‘The harp and the kora appear to us like old instruments, designed for quieter sparser times’, instruments which ‘can seem out of place in this cacophonous world’, writes Andy Morgan in the sleeve-notes to Clychau Dibon, the album that took the folk-roots world by storm last year. In the magnificent surroundings of the Concert Room in Liverpool’s St Georges Hall the gorgeous music created by these two musicians from superficially-different cultures enthralled a rapt audience as they braided together notes and songs from each of their traditions to reveal unexpected commonalities between the mountains and coasts of Wales and the shores of Senegal.
Around 5,000 years ago a hunter sat idly twanging the string of his bow and the idea of the harp was born. Egyptian tomb paintings show musicians playing various size and style harps. and remains of early harp-like instruments have been excavated at the site of the Sumerian city of Ur (the Golden Lyre of Ur) and in Babylonia. From Egypt, the harp migrated along trade routes across north Africa and, in the form of the West African kora – an instrument with 21 strings made from the tough gourd of the calabash – gave rise to a rich musical tradition perpetuated to this day by descendants of the griots of Gambia, Senegal, Guinea and Mali – the equivalents of the Welsh bards.
The harp occupies a central place in the rich cultures of both West Africa and Wales and both nations share a bardic tradition of oral history expressed through music, song and verse.The frame harp first appeared in medieval western Europe in the 8th to 10th centuries; in Wales there has an unbroken tradition of of harp playing for nine centuries. Like the West African griots, Welsh bards, accompanying themselves on the harp, sang, recited poems and narrated stories that have transmitted the legends of Wales down the generations. The Robert ap Huw manuscript from the late 16th century is the oldest written collection of harp music in the world.
Catrin Finch and Seckou Keita had been brought together by Theatr Mwldan, Cardigan, in 2012 in a project designed to braid music of the kora with that of the Welsh harp – vibrant threads envisaged as a multicoloured tapestry. To begin with, the plan was for a recording on which Catrin would partner Toumani Diabate, the world’s greatest exponent of the kora. But circumstances intervened and at short notice Seckou was drafted in for the project. (You can read more about the origins of the project in Andy Morgan‘s feature for fRoots magazine in June 2013). The album, Clychau Dibon, was released in 2013 and by the end of the year had won the album of the year award from fRoots magazine.
The duo’s concert in Liverpool on Wednesday evening was, we agreed afterwards, one of the best we had ever attended. Catrin and Seckou came out onto a stage on which two koras and two Welsh harps (one concert size, one smaller electro harp) stood waiting. The lights dimmed, and the two musicians began to develop the blissful melodies heard on their album. The way it works in each of the pieces they have developed together is that one partner takes the lead with a tune from their native tradition, while the other fills and improvises around the edges; then, almost imperceptibly, the other musician begins to develop a theme from their own culture. By the end of the piece the melodies are so entwined that it’s almost impossible to distinguish where on ends and the other begins, or who is playing which theme.
‘Les Bras De Mer’ (live at Theatr Mwldan, March 2013):
Writing about ‘Les Bras De Mer’ in the CD sleeve notes, Andy Morgan explains how the pair braid Welsh and West African themes to create their music:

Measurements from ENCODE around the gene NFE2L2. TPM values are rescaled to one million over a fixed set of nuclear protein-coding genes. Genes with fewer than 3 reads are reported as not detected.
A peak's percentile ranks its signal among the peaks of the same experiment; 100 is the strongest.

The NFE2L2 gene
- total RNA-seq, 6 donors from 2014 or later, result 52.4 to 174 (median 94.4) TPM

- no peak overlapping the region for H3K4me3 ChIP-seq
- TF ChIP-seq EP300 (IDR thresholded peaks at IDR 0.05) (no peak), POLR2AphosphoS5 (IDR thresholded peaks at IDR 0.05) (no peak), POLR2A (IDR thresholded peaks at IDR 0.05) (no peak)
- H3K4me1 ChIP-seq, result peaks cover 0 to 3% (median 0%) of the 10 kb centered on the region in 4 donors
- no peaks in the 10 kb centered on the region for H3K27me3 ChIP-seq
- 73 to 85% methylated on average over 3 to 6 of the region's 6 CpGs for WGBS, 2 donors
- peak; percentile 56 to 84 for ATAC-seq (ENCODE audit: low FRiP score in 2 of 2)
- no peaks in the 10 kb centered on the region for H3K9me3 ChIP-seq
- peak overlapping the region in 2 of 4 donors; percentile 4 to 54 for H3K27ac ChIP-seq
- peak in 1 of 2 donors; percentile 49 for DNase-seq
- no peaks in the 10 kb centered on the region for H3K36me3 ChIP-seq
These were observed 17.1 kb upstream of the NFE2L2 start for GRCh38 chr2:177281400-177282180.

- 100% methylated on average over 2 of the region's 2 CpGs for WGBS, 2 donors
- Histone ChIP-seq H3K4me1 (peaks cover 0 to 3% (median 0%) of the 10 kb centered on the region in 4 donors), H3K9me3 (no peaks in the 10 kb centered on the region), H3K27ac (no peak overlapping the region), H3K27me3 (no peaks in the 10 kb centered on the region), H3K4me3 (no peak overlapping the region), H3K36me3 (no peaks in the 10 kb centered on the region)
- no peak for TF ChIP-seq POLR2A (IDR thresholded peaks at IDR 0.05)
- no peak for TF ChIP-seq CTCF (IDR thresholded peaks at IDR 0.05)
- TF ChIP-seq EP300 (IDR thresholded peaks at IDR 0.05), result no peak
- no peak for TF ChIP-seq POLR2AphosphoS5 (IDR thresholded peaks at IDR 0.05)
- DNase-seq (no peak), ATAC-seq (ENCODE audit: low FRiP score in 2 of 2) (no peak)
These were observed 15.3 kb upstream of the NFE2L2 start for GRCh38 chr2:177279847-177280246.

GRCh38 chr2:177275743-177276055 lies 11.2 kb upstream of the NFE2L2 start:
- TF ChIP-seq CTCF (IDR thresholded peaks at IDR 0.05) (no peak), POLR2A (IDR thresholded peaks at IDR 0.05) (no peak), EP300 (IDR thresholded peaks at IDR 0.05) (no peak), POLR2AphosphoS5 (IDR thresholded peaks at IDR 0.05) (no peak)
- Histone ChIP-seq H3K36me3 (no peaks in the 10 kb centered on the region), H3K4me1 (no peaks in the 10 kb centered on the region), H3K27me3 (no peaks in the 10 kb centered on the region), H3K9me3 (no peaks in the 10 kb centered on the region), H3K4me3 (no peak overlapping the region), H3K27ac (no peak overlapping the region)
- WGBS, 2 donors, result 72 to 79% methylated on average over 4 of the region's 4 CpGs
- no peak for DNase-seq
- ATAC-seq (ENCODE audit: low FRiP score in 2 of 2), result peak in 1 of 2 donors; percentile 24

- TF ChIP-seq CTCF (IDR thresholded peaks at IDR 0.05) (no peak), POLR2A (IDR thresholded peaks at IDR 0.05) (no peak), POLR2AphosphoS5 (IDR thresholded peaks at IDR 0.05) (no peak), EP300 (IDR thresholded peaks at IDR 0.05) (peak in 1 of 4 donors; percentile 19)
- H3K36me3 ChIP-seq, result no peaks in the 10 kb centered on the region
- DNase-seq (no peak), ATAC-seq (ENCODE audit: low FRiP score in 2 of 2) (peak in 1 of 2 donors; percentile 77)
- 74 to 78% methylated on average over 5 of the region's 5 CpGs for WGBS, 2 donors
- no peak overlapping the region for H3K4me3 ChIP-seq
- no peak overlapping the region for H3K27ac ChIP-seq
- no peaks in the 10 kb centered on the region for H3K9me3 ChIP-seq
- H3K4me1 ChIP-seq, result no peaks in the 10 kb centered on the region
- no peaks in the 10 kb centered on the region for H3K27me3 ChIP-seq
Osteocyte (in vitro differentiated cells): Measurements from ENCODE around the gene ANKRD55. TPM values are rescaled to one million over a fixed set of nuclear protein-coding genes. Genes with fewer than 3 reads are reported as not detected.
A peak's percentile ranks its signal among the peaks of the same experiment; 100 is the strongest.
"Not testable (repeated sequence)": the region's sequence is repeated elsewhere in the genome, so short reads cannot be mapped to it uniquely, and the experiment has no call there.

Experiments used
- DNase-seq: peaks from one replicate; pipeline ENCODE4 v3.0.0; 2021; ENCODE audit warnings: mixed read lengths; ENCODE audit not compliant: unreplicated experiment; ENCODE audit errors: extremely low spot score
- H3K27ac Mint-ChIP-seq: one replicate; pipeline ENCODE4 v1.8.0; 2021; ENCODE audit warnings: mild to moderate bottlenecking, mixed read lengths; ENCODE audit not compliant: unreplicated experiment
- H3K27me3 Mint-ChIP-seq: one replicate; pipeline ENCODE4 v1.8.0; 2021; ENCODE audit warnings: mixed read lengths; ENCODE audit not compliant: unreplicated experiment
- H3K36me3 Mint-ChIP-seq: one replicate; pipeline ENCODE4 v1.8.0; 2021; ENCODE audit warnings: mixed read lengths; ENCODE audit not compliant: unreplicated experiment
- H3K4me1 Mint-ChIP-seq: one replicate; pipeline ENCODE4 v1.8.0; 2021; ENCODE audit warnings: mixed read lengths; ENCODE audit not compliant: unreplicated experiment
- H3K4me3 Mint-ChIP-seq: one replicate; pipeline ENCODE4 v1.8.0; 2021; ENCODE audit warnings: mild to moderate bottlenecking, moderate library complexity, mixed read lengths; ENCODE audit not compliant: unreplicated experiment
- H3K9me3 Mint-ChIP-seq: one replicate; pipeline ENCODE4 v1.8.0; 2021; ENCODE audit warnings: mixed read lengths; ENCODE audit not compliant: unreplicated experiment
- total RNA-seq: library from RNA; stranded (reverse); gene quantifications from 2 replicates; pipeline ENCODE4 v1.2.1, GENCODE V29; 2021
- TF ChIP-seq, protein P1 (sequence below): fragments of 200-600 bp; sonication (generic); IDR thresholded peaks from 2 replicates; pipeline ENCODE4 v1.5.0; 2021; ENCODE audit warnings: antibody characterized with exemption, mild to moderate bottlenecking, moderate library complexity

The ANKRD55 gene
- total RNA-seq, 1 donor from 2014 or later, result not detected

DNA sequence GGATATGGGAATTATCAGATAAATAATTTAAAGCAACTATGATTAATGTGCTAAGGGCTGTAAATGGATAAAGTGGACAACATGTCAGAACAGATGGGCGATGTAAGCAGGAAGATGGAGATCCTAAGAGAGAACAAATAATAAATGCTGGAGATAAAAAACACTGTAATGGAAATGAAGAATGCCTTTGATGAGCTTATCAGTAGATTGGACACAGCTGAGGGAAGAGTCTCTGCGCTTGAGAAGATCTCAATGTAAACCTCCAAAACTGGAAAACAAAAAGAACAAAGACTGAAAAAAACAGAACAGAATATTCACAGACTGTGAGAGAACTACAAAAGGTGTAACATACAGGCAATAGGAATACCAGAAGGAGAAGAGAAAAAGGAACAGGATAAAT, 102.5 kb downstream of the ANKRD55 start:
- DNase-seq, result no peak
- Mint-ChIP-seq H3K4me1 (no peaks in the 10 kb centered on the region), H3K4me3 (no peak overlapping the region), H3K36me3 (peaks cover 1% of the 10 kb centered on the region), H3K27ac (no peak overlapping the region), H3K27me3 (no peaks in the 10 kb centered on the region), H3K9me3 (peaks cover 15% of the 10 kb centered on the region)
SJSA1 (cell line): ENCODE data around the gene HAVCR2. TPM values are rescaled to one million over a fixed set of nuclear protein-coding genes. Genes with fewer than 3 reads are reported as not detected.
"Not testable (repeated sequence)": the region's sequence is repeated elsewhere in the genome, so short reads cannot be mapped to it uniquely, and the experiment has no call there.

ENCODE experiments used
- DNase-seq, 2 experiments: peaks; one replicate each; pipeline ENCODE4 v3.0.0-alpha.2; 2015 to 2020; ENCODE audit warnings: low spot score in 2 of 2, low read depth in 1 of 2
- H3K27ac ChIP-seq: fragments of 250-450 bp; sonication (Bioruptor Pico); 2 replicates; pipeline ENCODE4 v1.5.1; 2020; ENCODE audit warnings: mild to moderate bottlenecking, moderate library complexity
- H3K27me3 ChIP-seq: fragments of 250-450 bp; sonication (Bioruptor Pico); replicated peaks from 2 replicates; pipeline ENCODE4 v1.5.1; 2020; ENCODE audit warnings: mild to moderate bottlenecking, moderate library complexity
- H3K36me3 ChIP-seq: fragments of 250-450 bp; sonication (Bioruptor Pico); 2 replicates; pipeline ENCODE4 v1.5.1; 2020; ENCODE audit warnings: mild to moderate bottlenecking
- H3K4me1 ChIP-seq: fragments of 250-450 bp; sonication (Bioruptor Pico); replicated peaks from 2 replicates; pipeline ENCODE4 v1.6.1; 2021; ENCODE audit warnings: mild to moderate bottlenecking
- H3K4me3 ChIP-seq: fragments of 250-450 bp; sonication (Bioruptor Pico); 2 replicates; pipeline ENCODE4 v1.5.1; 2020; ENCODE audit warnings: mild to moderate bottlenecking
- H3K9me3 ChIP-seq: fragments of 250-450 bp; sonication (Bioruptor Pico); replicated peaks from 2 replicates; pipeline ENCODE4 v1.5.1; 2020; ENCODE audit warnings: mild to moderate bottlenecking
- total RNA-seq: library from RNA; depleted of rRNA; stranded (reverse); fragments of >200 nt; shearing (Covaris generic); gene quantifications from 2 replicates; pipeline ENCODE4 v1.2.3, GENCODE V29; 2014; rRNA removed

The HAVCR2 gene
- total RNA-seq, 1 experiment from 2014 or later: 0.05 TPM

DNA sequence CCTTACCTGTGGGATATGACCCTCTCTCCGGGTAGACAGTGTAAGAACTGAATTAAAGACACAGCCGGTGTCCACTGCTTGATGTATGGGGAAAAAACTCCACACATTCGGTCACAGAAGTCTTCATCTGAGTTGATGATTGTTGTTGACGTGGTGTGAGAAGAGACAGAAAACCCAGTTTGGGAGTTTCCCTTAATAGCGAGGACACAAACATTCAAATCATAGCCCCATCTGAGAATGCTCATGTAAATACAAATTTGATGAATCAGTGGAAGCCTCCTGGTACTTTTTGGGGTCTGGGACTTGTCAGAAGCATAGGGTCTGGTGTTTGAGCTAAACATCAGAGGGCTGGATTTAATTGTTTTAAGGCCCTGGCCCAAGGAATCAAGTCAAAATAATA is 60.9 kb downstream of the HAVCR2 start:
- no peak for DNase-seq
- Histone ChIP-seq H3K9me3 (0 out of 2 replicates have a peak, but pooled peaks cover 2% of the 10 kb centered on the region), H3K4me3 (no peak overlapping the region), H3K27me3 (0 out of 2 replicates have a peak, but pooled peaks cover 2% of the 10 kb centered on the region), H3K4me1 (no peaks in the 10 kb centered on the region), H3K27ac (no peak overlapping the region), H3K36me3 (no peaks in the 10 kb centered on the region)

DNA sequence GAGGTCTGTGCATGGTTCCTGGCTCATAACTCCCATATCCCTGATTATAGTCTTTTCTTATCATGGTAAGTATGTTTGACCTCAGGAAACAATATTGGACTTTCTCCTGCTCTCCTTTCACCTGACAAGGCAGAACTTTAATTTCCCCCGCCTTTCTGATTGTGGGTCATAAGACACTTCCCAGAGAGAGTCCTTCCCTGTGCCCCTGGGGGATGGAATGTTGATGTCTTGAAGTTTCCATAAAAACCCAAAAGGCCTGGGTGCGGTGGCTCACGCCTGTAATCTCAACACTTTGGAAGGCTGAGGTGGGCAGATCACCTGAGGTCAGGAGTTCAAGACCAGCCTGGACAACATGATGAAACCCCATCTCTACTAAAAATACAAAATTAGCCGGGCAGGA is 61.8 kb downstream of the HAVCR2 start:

The island of Carabane at the mouth of the Casamance River and the wide Bae Aberteifi, or Cardigan Bay, are magical places for Seckou Keita and Catrin Finch. Those Bras de Mer (‘Arms of the Sea’) inspire the currents that flow through their fingers.
When they were working on the song Bras de Mer, Seckou remembered this old Welsh tune that he’d once played with another Welsh harpist by the name of Llio Rhydderch, but he couldn’t remember its name. Producer John Hollis found it on the Internet. It was called‘Conset Ifan Glen Teifi’, ‘The Concert of Ifan Glen Teifi’. Teifi is the name of the river that runs through Cardigan. It’s a lush and beautiful Welsh waterway and the tune fitted Seckou’s Manding melody ‘Niali Bagna’, named after an old Wolof king, like a hand fits an old glove. Seckou then added an old Manding melody called ‘Bolong’, meaning ‘The Arms of the Sea’. Finally Catrin overlaid ‘Clychau Aberdyfi’ or ‘The Bells of Aberdovey’. Everything found its place in the whole without coercion, like the pieces in a puzzle or the water of many rivers flowing into each other for their final journey to the sea. That’s how most of Clychau Dibon came together. Strange symmetries. Strange coincidences.
Seckou Keita was born in southern Senegal, in Ziguinchor, a town on the banks of the great Casamance River. He’s a descendant of one of the great West African griot families: his mother was the daughter of a griot whose lineage stretched back centuries, while his father was a Keita, a descendent of the great Manding king Sundiata Keita, who founded the Mali Empire in the 14th century. Catrin Finch, meanwhile, was born in Aberystwyth, of English and German parents, and grew up in a tiny village near Aberaeron, on the shores of Cardigan Bay.
By the time Catrin and Seckou joined forces, both were recognised as among the finest players of their chosen instrument. Andy Morgan again:
Harp and a kora, woman and a man, Celt and Manding, European and African, written scores and word of mouth; you might expect Seckou Keita and Catrin Finch to be separated by unbridgeable cultural chasms, but you’d be wrong. Go deep and you’ll find strange symmetries and fabulous coincidences that bind West Africa and Wales; bards and griots, djinns and faeries, the Casamance River and the Teifi, Sundiata Keita and the 10th century Welsh King Hywel Dda, the list goes on.